Sudden oak death (SOD), or ramorum blight, was first identified in the United States in 1995 in coastal forests in northern California. Since then it has spread to another relatively isolated area in southwest Oregon. It has also been identified in some areas of Europe; scientists are unclear as to the origins of this disease, which has been responsible for the death of thousands of western oak trees.
Forest with oak trees dying of sudden oak death. Photo courtesy of David Rizzo.
This disease is caused by Phytophthora ramorum, a “funguslike” organism that spreads by producing spores transported locally by wind and water or regionally through insect infestations and the sale and acquisition of ornamental trees and shrubs.
Some of the first symptoms of the presence of SOD (http://www.ppdl.purdue.edu/PPDL/pubs/SOD_pictorial_guide.pdf) include a dark red to black tarlike sap oozing from the tree’s bark, and wilting and dieback of foliage and stems. Often, new branches re-sprout on the dying tree in large numbers but eventually wilt and die, too. Once the tree is in this state of decline, it is further susceptible to other insect and environmental problems like bark beetles and drought. An infected tree can die in as little as 1 year from these compounded problems. Although SOD has been found on other plants (http://www.aphis.usda.gov/plant_health/plant_pest_info/pram/downloads/pdf_files/usdaprlist.pdf) like rhododendrons and viburnums, it has not shown to be as certainly fatal to them. Serving as hosts for the pathogen, these plants may suffer leaf spot and twig blight.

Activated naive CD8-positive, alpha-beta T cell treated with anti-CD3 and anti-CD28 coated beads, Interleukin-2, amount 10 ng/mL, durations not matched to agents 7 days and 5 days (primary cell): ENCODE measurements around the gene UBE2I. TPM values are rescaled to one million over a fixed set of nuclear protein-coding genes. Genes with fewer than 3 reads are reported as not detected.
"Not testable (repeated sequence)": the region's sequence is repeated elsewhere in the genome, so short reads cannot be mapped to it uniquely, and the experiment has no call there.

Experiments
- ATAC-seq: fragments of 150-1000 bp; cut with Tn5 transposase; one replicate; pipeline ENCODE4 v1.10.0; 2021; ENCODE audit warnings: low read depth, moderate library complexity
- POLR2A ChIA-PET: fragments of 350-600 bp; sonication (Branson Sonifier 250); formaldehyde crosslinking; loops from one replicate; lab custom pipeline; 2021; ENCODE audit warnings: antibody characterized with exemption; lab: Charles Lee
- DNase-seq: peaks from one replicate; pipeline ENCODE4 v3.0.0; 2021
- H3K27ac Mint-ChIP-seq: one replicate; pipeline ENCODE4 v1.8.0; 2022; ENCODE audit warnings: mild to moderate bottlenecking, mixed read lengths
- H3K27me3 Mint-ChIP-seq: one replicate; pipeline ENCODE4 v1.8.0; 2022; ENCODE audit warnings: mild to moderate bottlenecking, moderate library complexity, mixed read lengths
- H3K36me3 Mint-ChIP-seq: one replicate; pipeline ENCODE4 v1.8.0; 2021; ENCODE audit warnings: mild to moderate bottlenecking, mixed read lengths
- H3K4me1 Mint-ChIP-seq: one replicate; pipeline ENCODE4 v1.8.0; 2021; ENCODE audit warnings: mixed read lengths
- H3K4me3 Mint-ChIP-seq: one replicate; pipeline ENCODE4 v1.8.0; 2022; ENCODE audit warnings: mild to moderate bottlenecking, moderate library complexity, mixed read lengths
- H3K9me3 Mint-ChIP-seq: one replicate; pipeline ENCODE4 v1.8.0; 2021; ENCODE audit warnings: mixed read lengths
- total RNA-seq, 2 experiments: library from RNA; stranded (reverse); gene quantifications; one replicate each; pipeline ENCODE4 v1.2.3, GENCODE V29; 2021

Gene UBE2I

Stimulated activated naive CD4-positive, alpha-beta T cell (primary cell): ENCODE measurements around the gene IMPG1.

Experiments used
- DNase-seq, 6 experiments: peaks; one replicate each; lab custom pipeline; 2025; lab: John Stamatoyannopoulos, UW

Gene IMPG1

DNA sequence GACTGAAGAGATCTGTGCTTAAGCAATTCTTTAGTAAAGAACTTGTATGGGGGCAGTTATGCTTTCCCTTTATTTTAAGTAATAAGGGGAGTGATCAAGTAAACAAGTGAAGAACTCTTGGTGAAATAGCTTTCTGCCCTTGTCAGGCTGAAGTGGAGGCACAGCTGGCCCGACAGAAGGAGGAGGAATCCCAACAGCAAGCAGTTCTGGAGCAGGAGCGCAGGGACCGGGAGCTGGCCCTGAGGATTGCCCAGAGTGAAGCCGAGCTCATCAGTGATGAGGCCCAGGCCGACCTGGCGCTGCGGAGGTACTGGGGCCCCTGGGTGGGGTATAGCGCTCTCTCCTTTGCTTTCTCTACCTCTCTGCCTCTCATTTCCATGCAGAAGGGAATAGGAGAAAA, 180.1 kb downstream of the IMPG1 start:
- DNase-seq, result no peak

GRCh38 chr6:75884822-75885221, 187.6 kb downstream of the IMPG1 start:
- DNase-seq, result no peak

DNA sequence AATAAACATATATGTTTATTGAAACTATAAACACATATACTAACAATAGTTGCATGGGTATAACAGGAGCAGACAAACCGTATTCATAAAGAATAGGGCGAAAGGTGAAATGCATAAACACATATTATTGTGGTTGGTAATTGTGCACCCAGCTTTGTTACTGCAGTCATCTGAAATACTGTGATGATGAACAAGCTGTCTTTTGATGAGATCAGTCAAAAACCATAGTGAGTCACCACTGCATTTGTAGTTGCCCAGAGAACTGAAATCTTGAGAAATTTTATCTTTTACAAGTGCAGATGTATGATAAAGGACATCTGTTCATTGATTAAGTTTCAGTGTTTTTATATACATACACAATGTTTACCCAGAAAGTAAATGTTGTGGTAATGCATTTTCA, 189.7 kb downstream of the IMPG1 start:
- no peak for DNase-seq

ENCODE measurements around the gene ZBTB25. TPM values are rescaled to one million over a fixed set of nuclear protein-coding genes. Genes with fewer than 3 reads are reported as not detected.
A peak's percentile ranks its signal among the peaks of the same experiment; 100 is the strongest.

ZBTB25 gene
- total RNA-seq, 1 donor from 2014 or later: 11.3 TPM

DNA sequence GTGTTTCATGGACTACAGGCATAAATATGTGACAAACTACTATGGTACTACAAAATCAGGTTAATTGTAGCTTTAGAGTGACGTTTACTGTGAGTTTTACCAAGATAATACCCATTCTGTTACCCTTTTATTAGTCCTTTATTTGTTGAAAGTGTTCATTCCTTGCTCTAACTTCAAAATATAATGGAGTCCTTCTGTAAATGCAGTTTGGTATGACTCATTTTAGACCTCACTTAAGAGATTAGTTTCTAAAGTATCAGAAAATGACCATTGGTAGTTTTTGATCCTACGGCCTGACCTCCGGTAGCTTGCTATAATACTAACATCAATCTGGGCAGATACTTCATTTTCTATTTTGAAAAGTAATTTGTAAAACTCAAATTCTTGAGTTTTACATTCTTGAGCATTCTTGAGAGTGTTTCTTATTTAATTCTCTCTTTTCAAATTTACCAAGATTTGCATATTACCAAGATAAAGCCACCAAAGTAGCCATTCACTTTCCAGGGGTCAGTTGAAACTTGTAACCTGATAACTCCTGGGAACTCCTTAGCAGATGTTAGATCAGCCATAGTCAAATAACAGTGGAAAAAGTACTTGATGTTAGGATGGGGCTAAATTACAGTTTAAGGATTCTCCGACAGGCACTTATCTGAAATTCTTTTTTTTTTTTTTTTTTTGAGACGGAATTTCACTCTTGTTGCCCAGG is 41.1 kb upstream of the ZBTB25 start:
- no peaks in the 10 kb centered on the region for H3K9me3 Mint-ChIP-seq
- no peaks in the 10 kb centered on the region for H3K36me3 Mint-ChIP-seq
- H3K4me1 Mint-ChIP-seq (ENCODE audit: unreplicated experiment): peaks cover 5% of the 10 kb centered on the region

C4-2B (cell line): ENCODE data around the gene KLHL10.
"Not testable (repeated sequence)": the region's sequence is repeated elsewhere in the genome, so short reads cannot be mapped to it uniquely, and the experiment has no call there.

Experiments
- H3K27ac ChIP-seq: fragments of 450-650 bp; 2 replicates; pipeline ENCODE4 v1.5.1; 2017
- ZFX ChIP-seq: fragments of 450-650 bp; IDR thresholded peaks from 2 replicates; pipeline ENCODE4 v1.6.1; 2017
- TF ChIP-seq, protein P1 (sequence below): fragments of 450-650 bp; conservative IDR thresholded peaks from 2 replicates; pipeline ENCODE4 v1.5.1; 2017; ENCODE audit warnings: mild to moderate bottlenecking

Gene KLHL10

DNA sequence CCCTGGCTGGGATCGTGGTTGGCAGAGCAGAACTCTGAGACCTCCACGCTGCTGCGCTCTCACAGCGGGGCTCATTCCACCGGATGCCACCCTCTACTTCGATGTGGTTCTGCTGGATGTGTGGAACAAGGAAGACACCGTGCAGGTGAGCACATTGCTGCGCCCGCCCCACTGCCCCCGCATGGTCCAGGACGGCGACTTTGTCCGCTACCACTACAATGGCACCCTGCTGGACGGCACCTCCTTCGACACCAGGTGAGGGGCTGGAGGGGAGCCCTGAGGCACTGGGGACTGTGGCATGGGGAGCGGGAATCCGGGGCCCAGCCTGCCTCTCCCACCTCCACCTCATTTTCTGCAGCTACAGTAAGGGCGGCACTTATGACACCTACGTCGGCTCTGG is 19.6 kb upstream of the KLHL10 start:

Two common oak trees in Illinois, northern red oak (Quercus rubra) and northern pin oak (Quercus paulustris), are known to be extremely susceptible to this disease, which could lead to severe problems for the state. Invasive fungal diseases can be very dangerous. Although this disease has not yet been found in Illinois, it is of great concern for two main reasons. It has the potential to eliminate hosts–much of eastern North America is covered with deciduous forests that include oaks and shrub species that serve as disease reservoirs. Secondly, this pathogen infects several shrub species that grow in the wild and in domestic settings. Ornamental shrubs grown horticulturally could carry the disease to uninfected areas.
Several other pests and diseases can cause the decline of oak trees (http://www.na.fs.fed.us/spfo/pubs/pest_al/sodeast/sodeast.htm), but not many of them that are potentially as troubling as sudden oak death. All suspect trees should be properly diagnosed by pest-management specialists.
For more information, stop by the Illinois CAPS blog (http://www.illinoiscapsprogram.blogspot.com) for all the latest news on invasive pests in Illinois.(Kelly Estes and Mike Garrett)